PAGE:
Having reached the value date, a trade will either settle successfully, or it will fail to settle (although partial settlement may be possible) on the due date and settle later.
Trade settlement is the act of buyer and seller (or their respective custodians) exchanging securities and cash, on or after value date, in accordance with the contractual commitment made upon trade execution on trade date. Settlement is successful when the seller is able to deliver the securities and the buyer is able to pay the cash owing.
Historically, a common occurrence in some markets was to find that a minority of trades had not settled months, or in some cases years, after value date, typically because the seller was awaiting delivery of the physical certificates from their purchase and could not therefore deliver the certificates in order to settle the subsequent sale.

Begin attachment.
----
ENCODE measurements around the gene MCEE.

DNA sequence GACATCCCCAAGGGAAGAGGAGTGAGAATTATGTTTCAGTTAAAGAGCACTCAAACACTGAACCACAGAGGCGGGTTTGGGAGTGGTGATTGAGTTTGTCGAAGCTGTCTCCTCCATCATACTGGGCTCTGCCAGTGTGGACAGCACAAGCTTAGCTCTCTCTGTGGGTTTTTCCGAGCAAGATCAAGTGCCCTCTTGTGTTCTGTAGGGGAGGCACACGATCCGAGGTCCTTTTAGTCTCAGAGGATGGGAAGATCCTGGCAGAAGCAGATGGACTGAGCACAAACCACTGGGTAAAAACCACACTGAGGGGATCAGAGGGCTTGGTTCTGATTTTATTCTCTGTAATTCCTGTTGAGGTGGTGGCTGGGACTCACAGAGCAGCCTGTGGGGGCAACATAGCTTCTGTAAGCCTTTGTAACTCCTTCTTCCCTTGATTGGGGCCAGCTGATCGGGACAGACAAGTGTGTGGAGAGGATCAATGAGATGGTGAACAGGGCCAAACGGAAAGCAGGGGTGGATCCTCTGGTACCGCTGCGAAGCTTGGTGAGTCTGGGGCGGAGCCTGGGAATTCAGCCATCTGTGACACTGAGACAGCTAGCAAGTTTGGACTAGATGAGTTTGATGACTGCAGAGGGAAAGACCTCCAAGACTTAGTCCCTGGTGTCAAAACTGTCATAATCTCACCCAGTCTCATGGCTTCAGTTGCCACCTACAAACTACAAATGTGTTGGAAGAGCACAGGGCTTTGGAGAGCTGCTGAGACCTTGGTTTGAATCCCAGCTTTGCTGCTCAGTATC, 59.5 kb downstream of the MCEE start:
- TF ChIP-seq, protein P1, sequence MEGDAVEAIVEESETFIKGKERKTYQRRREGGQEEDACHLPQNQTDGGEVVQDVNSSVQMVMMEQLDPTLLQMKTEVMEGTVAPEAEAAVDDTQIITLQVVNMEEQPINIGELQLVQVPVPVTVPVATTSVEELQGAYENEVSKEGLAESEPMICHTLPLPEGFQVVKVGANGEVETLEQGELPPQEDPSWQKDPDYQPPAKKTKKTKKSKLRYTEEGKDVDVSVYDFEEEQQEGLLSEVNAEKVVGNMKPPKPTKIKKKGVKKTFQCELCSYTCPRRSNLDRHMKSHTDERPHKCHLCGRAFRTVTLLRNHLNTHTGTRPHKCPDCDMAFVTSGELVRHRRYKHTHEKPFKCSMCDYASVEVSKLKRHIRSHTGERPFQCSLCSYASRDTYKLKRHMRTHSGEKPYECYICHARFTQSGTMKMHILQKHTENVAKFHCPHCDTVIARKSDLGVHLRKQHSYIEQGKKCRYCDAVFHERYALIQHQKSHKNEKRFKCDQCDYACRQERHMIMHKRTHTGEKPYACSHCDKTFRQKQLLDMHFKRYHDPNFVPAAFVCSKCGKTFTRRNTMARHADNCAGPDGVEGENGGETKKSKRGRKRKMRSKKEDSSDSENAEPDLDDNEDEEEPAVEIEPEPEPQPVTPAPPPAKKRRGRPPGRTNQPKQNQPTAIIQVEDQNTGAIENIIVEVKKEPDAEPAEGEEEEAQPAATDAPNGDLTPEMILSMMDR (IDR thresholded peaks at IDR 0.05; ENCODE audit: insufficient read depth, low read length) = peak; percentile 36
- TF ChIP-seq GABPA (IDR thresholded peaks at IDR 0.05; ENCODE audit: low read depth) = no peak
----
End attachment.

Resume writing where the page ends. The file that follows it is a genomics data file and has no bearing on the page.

In the modern era, because settlement is increasingly effected by electronic book entry, the rate of successful settlement is also improving. In some marketplaces, it is normal (even mandatory) for all trades to settle on their value date, and whenever there is a settlement failure, the authorities may impose penalties on those who cause the failure.
However, in other markets no such regime exists, resulting in the seller not being paid the cash amount due and the buyer not receiving the securities ...